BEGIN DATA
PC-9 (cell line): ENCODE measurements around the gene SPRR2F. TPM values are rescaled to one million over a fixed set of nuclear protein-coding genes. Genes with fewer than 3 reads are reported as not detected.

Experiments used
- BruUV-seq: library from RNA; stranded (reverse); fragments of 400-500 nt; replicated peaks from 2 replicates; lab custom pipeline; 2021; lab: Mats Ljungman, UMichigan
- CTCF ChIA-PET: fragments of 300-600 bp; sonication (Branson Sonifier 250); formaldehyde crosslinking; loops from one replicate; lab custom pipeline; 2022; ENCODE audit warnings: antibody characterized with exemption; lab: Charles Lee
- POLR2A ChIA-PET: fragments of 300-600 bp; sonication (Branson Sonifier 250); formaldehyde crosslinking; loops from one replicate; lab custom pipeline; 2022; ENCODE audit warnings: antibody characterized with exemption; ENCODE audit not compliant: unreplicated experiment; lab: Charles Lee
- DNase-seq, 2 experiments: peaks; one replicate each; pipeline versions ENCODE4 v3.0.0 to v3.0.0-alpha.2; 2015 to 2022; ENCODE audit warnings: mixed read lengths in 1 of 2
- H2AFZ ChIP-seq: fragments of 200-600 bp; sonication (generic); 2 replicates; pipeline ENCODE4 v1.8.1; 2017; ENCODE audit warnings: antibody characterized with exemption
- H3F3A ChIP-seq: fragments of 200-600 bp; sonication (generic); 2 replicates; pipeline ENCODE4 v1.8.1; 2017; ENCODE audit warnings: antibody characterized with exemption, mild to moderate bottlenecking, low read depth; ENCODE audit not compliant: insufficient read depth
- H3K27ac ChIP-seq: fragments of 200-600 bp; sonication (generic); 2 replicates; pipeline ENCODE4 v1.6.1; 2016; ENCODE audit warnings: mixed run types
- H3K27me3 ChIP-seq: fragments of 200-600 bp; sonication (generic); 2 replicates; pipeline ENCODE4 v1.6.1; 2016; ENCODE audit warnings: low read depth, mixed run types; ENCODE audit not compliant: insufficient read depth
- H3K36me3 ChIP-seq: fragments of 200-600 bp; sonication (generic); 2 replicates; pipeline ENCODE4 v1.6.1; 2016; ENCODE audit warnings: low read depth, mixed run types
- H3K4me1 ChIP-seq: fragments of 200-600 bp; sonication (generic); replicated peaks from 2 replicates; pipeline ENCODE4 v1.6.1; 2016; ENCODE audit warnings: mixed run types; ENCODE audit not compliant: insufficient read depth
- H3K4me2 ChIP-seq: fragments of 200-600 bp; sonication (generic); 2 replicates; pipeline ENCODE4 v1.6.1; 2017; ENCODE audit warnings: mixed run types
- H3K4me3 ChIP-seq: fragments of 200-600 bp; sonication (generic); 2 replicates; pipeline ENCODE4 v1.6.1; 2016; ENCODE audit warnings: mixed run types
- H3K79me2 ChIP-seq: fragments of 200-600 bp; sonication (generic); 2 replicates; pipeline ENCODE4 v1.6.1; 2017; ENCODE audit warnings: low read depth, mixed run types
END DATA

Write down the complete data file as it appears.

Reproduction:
PC-9 (cell line): ENCODE measurements around the gene SPRR2F. TPM values are rescaled to one million over a fixed set of nuclear protein-coding genes. Genes with fewer than 3 reads are reported as not detected.

Experiments used
- BruUV-seq: library from RNA; stranded (reverse); fragments of 400-500 nt; replicated peaks from 2 replicates; lab custom pipeline; 2021; lab: Mats Ljungman, UMichigan
- CTCF ChIA-PET: fragments of 300-600 bp; sonication (Branson Sonifier 250); formaldehyde crosslinking; loops from one replicate; lab custom pipeline; 2022; ENCODE audit warnings: antibody characterized with exemption; lab: Charles Lee
- POLR2A ChIA-PET: fragments of 300-600 bp; sonication (Branson Sonifier 250); formaldehyde crosslinking; loops from one replicate; lab custom pipeline; 2022; ENCODE audit warnings: antibody characterized with exemption; ENCODE audit not compliant: unreplicated experiment; lab: Charles Lee
- DNase-seq, 2 experiments: peaks; one replicate each; pipeline versions ENCODE4 v3.0.0 to v3.0.0-alpha.2; 2015 to 2022; ENCODE audit warnings: mixed read lengths in 1 of 2
- H2AFZ ChIP-seq: fragments of 200-600 bp; sonication (generic); 2 replicates; pipeline ENCODE4 v1.8.1; 2017; ENCODE audit warnings: antibody characterized with exemption
- H3F3A ChIP-seq: fragments of 200-600 bp; sonication (generic); 2 replicates; pipeline ENCODE4 v1.8.1; 2017; ENCODE audit warnings: antibody characterized with exemption, mild to moderate bottlenecking, low read depth; ENCODE audit not compliant: insufficient read depth
- H3K27ac ChIP-seq: fragments of 200-600 bp; sonication (generic); 2 replicates; pipeline ENCODE4 v1.6.1; 2016; ENCODE audit warnings: mixed run types
- H3K27me3 ChIP-seq: fragments of 200-600 bp; sonication (generic); 2 replicates; pipeline ENCODE4 v1.6.1; 2016; ENCODE audit warnings: low read depth, mixed run types; ENCODE audit not compliant: insufficient read depth
- H3K36me3 ChIP-seq: fragments of 200-600 bp; sonication (generic); 2 replicates; pipeline ENCODE4 v1.6.1; 2016; ENCODE audit warnings: low read depth, mixed run types
- H3K4me1 ChIP-seq: fragments of 200-600 bp; sonication (generic); replicated peaks from 2 replicates; pipeline ENCODE4 v1.6.1; 2016; ENCODE audit warnings: mixed run types; ENCODE audit not compliant: insufficient read depth
- H3K4me2 ChIP-seq: fragments of 200-600 bp; sonication (generic); 2 replicates; pipeline ENCODE4 v1.6.1; 2017; ENCODE audit warnings: mixed run types
- H3K4me3 ChIP-seq: fragments of 200-600 bp; sonication (generic); 2 replicates; pipeline ENCODE4 v1.6.1; 2016; ENCODE audit warnings: mixed run types
- H3K79me2 ChIP-seq: fragments of 200-600 bp; sonication (generic); 2 replicates; pipeline ENCODE4 v1.6.1; 2017; ENCODE audit warnings: low read depth, mixed run types